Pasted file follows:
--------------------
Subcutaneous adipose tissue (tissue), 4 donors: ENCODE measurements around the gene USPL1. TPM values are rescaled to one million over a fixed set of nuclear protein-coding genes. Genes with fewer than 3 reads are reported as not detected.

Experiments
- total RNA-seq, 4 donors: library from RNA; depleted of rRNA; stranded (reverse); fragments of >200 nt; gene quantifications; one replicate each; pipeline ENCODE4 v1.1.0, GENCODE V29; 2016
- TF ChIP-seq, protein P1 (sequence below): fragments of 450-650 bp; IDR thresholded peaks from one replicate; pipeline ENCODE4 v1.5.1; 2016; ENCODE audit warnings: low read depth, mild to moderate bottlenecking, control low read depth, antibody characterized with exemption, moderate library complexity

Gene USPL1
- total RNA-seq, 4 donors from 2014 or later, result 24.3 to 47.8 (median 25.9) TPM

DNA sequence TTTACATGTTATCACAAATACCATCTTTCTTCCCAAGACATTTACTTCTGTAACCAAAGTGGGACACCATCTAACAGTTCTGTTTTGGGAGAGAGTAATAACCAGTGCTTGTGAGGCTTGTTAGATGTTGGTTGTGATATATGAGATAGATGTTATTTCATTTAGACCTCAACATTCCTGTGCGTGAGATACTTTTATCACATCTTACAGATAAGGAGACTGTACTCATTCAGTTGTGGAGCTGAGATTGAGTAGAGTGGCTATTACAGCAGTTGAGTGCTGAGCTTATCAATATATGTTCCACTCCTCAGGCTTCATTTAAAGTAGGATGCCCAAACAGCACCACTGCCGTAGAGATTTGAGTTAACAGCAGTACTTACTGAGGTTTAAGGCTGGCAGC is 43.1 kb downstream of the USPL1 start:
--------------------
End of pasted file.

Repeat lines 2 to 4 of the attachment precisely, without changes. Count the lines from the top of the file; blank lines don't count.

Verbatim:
Experiments
- total RNA-seq, 4 donors: library from RNA; depleted of rRNA; stranded (reverse); fragments of >200 nt; gene quantifications; one replicate each; pipeline ENCODE4 v1.1.0, GENCODE V29; 2016
- TF ChIP-seq, protein P1 (sequence below): fragments of 450-650 bp; IDR thresholded peaks from one replicate; pipeline ENCODE4 v1.5.1; 2016; ENCODE audit warnings: low read depth, mild to moderate bottlenecking, control low read depth, antibody characterized with exemption, moderate library complexity